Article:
People chatted me up in elevators, often mistaking me for a mother instead of an aunt. "How old is he?" one woman asked, pointing to Logan. "My grandson will be 2 in a couple of months." The owner of Scooter's Frozen Custard, which we go to probably once a week, has never made eye contact with us before. But with Connor and Logan in tow, she came out from behind the counter and talked our ear off. It was like having an audience with the Pope. At a restaurant, we commiserated with another parent whose child, likewise, would not stay in her seat. She worried that kids on the loose--it was an outdoor patio--would bother the other diners. Not us, mind you, who she considered comrades and co-conspirators, but the "singletons," aka, people without kids. In other words, on any other night under more typical circumstances, me and Dave.

I saw some statistic a couple of weeks ago that said 18% of women my age don't have kids. That seems like a large number, but flip the statistic around: 82% do. I suspect if you further parsed the results and included only married women in my bracket, the percentage of mothers would top 90%. Either way, I represent such a tiny fraction of the female population as to nearly qualify as an endangered species. I'll admit, it can feel mighty lonely at times out here in non-mom-land. I lack the tie that binds, not just to other women but to other adults. The shared experience that gives complete strangers common ground. Once, I was at a birthday party for a friend's husband. We didn't know many of the other guests, so it was a relief when someone turned to me for conversation. "How do you know K?," he asked. "Do your kids go to school together?" "No, we don't have kids," I replied. He turned away.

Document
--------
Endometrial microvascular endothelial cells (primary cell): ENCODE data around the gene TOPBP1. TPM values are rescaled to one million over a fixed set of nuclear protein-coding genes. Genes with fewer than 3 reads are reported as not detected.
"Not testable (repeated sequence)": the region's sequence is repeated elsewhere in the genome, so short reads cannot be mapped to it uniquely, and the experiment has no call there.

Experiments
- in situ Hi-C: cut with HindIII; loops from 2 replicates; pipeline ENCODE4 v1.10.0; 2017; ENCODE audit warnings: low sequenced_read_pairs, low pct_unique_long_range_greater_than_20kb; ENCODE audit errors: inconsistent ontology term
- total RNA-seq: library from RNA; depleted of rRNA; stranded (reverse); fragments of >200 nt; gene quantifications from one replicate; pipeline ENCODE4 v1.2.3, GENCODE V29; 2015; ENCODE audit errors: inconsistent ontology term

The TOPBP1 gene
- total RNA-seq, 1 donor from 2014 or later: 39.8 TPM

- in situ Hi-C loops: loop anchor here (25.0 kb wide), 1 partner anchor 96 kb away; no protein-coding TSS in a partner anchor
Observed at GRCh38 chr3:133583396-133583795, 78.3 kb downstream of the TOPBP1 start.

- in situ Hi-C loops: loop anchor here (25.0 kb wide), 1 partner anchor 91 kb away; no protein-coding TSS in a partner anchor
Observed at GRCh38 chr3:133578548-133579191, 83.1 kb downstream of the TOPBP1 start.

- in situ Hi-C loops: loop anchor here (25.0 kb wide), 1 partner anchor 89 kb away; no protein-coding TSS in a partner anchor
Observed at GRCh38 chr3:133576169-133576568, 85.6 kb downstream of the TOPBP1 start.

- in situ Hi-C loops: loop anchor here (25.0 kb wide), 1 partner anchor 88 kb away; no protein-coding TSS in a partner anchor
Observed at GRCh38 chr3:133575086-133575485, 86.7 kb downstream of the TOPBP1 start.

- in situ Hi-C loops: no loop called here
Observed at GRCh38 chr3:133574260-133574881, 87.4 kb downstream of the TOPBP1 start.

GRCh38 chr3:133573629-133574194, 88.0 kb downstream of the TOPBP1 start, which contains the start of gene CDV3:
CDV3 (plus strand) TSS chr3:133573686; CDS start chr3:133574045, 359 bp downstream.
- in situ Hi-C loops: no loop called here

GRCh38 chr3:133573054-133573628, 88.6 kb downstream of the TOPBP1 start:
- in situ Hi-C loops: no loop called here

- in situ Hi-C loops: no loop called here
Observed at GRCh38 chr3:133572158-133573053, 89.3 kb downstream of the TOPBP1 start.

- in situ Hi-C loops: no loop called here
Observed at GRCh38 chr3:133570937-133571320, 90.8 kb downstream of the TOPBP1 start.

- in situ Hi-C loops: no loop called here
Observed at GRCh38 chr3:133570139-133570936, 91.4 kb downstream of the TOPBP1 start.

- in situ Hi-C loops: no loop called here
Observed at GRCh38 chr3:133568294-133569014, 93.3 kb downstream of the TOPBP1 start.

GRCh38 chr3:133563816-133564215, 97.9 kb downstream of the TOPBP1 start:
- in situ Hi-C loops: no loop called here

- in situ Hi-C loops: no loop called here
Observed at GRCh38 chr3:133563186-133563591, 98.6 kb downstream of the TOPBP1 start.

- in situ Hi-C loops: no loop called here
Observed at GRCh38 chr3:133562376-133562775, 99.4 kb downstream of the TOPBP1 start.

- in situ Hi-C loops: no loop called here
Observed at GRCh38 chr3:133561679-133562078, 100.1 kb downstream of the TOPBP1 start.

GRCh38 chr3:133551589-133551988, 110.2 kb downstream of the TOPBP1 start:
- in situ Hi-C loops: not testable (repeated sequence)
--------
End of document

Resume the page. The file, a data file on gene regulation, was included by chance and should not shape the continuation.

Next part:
For the few brief days that the boys were in town, I felt like someone finally taught me the secret handshake, finally gave me the access code to their exclusive club. Instead of standing there, nose pressed up against the glass, I was on the other side, mixing and mingling with the "in" crowd. All those moms and dads who otherwise consider me some sort of enemy, the person to be feared at restaurants and concerts and shopping malls and anywhere else they think a screaming child is likely to draw my ire rather than my sympathy.

I gotta say, even though I was just visiting parenthood, it felt nice. To be included. As much as Americans celebrate our freedom and individuality and our "don't tread on me" spirit, we're also very much a nation of joiners. We like to identify ourselves with groups. How else to explain Lady Gaga's 10 million Facebook fans, or better yet, the gazillions of people who tune into the Super Bowl when they don't even like football. It's only human to not want to feel left out or left behind. To be marginalized.

I've never been the sort of person who does something simply because everyone else is doing it. In fact, often quite the opposite. I guess I just never fully appreciated what it would mean to swim against the tide when it comes to having kids.

I'm the quadcycle. To know me is to love me, but most people won't bother to take me out for a spin.

1 Comments:

Blogger Paula said...

Patty, it's refreshing to read a post from someone who doesn't have kids that refuses to trash those who do. The whole Mommy Wars thing really gets my goat.

5:34 AM